Andrew Puzder, President Trump’s nominee for Secretary of Labor, on Feb. 15 withdrew from consideration. His action came one day before his confirmation hearing was set to take place before the Senate Health, Education, Labor and Pensions (HELP) Committee.
Puzder posted this statement on his blog:
“After careful consideration and discussions with my family, I am withdrawing my nomination for secretary of Labor. I am honored to have been considered by President Donald Trump to lead the Department of Labor and put America’s workers and businesses back on a path to sustainable prosperity. I want thank President Trump for his nomination. I also thank my family and my many supporters — employees, businesses, friends and people who have voiced their praise and hopeful optimism for the policies and new thinking I would have brought to America as secretary of Labor. While I won’t be serving in the administration, I fully support the President and his highly qualified team.”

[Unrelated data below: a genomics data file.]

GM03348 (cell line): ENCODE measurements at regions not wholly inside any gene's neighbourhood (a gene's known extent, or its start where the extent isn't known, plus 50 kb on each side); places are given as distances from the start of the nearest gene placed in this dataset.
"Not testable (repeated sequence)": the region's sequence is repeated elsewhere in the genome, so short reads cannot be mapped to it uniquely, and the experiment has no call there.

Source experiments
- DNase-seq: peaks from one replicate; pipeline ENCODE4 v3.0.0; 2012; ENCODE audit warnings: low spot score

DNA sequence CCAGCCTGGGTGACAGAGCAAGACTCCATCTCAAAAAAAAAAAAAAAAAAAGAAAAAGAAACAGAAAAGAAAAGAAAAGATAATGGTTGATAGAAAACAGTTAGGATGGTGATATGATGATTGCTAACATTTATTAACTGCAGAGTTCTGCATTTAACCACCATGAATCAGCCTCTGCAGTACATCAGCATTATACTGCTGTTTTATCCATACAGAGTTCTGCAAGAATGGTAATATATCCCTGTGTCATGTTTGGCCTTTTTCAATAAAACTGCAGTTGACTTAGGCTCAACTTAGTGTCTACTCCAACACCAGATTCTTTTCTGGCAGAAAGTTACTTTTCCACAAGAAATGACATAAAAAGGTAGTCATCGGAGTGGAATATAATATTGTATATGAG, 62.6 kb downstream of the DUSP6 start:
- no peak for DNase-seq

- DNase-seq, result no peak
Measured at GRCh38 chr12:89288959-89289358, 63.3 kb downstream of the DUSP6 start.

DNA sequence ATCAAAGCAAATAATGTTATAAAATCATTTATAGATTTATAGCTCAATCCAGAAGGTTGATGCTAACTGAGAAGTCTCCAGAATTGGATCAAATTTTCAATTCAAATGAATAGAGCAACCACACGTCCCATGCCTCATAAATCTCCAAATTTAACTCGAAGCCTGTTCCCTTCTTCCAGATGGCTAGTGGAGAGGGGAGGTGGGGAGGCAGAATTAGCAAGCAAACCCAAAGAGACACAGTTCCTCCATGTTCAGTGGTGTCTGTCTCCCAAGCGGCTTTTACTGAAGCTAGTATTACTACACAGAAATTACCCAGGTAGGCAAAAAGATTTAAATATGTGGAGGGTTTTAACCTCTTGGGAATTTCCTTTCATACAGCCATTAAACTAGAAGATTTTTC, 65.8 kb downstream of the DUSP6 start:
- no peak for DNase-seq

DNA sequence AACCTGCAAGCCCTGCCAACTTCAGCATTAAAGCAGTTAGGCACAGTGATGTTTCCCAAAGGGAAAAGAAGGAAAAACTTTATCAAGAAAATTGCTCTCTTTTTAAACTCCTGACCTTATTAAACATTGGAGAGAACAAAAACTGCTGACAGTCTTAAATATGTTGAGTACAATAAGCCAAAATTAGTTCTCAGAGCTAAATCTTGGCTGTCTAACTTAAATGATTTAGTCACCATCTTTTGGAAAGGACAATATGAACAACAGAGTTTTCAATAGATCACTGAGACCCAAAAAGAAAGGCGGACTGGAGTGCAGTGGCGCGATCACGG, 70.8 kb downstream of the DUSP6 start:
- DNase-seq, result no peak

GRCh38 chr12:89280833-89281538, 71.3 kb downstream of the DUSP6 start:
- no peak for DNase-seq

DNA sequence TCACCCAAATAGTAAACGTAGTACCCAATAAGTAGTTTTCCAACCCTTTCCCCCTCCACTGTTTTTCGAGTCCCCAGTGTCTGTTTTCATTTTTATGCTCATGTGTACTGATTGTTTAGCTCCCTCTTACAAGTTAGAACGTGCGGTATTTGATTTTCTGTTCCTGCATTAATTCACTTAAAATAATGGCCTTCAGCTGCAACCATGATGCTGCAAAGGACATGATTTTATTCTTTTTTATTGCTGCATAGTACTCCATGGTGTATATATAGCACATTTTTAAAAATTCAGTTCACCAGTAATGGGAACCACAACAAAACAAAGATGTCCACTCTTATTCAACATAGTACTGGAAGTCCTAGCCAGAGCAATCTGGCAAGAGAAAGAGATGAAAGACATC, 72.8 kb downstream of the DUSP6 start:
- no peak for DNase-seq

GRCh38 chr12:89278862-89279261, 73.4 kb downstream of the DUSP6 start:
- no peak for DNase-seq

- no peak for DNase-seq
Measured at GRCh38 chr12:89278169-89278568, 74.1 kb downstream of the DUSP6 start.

There was no comment from either president Trump or White House staffers on Puzder’s withdrawal or a possible replacement. Citing an unnamed White House official, however, Bloomberg reported that four individuals are being considered: former National Labor Relations Board members Peter Kirsanow and R. Alexander Acosta; Joseph Guzman, an assistant professor at Michigan State University; and Catherine Templeton, former head of the South Carolina labor department.
Puzder’s nomination had faced increasingly daunting circumstances. Originally scheduled for Jan. 17, his confirmation hearing was delayed three times and had been set for Feb. 16. Reports indicated that as his hearing approached, he lacked sufficient support among majority Republicans to secure confirmation.